Kids Corner


The Autobiography Of A Sikh-Canadian:
Gian Singh Sandhu

A Book Review by JIM COYLE




AN UNCOMMON ROAD: HOW CANADIAN SIKHS STRUGGLED OUT OF THE FRINGES AND INTO THE MAINSTREAM, by Gian Singh Sandhu. Echo Storytelling, Canada, 2018. English, hardcover, pp 248. ISBN-10: 1987900162, ISBN-13: 978-1987900163

Gian Singh Sandhu recalls the day with a shudder of bone-chilling clarity. He was 27, newly arrived in Canada from Punjab, landing with his wife and three children in his new home of Williams Lake, British Columbia.

It was just before Christmas 1970. Snow was knee-deep. It was -30 C. For the five newcomers, Gian Singh said in an interview this week, the country was white in more ways than one. It “was like another planet.”

Which is not so very different, he laughs, than how 1970s Canada regarded Sikhs, resented by some — as were many people of brown skin — as “Pakis,” their turbans and beards a magnet for attacks and hisses to “go home.”

It all sounds to modern ears as outmoded as it is appalling.

After all, Canadians today are accustomed to ads for Hockey Night in Canada in Punjabi. This is a country with more Sikh ministers in its federal cabinet than India, where Punjabi is the fourth most spoken language, where Jagmeet Singh was elected last year to lead the federal NDP.

In Whitehorse, a clip showing local man Gurdeep Singh Pandher teaching Mayor Dan Curtis (who’d donned a turban for the occasion) some Bhangra dance moves went viral last year. And in Toronto, turbaned Nav Singh Bhatia is the No. 1 superfan of the NBA Raptors.

Still, reaching that status took time for members of one of the world’s youngest (five and a half centuries old) and fifth largest religion.

And Gian Singh, now 74 and living with his wife Surinder Kaur in Surrey, British Columbia, is an engaging guide in chronicling the journey in his book “An Uncommon Road: How Canadian Sikhs Struggled Out of the Fringes and into the Mainstream“, to be released this spring.

The book is the tale of an immigrant’s arrival in a strange new world, of hostility and insult particularly in British Columbia, of persistence through ups, downs and heartaches, and, finally, of security and finding a place to call home.

In that sense, it is as a story as Canadian as, oh, chaat, dal and paneer.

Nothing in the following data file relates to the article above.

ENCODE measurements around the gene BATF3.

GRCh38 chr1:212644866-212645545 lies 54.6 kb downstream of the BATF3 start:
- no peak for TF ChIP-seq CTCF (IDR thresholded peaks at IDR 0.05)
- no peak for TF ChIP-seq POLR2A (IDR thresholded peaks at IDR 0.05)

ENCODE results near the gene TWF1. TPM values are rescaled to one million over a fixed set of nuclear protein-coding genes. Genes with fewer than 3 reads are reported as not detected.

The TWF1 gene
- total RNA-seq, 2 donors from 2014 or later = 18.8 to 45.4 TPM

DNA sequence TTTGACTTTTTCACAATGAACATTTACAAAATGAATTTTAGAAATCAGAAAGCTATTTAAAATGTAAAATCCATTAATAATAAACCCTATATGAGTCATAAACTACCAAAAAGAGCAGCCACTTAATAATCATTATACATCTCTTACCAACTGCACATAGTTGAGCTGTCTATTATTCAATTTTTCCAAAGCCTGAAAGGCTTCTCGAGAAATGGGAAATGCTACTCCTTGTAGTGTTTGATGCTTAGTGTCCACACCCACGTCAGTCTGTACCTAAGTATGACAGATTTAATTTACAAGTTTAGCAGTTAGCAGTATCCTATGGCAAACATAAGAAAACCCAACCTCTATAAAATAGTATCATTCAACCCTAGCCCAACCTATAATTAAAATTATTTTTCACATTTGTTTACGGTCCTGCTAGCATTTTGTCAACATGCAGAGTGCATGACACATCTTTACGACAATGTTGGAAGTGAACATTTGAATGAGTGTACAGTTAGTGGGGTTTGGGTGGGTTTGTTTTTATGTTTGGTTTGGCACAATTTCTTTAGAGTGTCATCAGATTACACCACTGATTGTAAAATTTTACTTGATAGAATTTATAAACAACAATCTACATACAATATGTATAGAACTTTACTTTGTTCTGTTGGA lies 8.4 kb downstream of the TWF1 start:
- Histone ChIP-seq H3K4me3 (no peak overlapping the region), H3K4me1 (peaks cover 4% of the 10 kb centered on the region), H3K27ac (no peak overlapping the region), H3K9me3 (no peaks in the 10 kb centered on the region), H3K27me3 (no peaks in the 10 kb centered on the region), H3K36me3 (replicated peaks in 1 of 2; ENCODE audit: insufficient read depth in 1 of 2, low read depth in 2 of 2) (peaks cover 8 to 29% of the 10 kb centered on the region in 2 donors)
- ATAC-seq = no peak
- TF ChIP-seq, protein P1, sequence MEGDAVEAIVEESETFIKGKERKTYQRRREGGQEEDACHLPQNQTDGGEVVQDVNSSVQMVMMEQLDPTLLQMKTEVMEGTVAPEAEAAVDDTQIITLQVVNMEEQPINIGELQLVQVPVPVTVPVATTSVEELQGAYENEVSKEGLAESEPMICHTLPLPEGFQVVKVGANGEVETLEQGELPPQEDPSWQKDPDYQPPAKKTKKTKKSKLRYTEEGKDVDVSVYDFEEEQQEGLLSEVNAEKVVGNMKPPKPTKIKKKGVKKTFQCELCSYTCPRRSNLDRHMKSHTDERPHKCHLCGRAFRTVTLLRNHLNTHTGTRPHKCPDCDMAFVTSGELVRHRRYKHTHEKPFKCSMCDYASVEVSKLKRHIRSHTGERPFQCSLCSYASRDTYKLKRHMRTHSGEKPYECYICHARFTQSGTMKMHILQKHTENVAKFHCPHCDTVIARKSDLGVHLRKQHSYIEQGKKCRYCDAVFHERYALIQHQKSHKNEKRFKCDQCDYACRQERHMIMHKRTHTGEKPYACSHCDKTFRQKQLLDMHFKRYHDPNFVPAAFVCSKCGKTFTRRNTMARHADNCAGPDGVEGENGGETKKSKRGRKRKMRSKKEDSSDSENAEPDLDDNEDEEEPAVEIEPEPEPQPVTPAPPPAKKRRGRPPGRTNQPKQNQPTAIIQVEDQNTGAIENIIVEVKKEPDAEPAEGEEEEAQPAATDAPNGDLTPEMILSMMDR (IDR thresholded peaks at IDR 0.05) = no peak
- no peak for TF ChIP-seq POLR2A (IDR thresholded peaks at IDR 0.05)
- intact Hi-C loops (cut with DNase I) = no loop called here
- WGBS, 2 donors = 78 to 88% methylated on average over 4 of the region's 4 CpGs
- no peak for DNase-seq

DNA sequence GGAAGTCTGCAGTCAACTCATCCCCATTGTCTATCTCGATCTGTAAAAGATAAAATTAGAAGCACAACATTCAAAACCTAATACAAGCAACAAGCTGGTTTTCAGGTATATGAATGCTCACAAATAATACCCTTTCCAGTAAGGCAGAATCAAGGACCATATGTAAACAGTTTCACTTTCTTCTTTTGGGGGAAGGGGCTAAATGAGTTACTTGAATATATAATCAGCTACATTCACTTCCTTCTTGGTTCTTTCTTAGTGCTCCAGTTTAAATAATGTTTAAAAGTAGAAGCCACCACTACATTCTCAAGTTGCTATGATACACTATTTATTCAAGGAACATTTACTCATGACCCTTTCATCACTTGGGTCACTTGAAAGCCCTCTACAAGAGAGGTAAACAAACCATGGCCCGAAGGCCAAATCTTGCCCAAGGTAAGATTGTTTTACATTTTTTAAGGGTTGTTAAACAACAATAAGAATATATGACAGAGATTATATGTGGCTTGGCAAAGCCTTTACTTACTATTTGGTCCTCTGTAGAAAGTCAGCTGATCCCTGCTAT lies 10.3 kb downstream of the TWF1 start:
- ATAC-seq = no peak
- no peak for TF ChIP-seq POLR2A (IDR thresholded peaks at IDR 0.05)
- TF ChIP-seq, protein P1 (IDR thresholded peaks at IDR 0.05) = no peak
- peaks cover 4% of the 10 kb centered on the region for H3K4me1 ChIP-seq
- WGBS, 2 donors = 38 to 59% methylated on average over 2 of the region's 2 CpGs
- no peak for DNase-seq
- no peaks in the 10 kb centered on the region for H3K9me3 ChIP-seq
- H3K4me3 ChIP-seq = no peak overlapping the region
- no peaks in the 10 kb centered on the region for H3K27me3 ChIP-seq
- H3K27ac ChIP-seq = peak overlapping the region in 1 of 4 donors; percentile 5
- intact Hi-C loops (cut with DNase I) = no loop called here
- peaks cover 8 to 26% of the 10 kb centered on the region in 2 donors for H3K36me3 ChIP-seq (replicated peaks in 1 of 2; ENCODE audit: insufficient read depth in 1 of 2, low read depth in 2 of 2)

For Sikhs in Canada, now numbering anywhere between 500,000 and a million, the largest pockets in Ontario and BC, “it’s been quite a challenging history, no question about it,” Gian Singh said.

One of the first Sikh settlers in Canada is said to be Capt. Kesur Singh in 1897. In the early 1900s, Sikhs began arriving in British Columbia, working in logging, lumber mills and farming. At first, only men were allowed, to ensure they ultimately left the country. Politicians said openly and proudly that they believed Canada to be “a white country.”

“My God, those early folks really fought the challenges,” Gian Singh said. “They must have had determination that an average person cannot even imagine.”

In 1914, the Japanese steamer Komagata Maru was turned back from Vancouver along with almost 400 prospective immigrants, most of them Sikhs, on board. (Prime Minister Justin Trudeau formally apologized in the House of Commons in 2016 to Sikh-Canadians for that outrage, a measure Gian Singh said “was huge within the community.”)

For much of the 20th century, Sikhs, a small and visible minority, endured the racism endemic in this society. Progress came in small steps. Then, in the late 1960s, the federal Liberal government opened the doors to diversity with changes in immigration regulations.

For that, former prime minister Pierre Trudeau remains, for generations of Canadians like Gian Singh, the man who made it happen. And as it happens, Gian Singh met Trudeau before he was in Canada a year.

It was during a visit by the Queen to Williams Lake on the royal tour of 1971.

“I was new to the country, and here comes the prime minister’s entourage and he stops the car on seeing my turban, and those of a few others standing beside me. You wouldn’t believe it! He stops the car, gets out of the car, walks over to me and said: “Sat Sri Akal (a Sikh greeting).

“And I thought, Wow!”

For Gian Singh, the most difficult challenges for Sikhs came, globally, after the Indian army’s attack on the Golden Temple, the Sikh holiest of holies, in 1984 and the genocide of Sikhs across India beginning a few months thereafter, and the fury and rifts it caused in the diaspora.

He was at the heart of a rupture in Williams Lake within the community and allegations of agents provocateurs from India and the resulting conflicts in gurdwaras.

As something of a born-again Sikh, baptized and taking up the visible articles of faith in his late 30s, Gian Singh’s support for the resistance movement in India -- an independent Khalistan, not dissimilar to the Jewish dream of the ’promised land’ --  as president of the World Sikh Organization of Canada even got him blacklisted from India.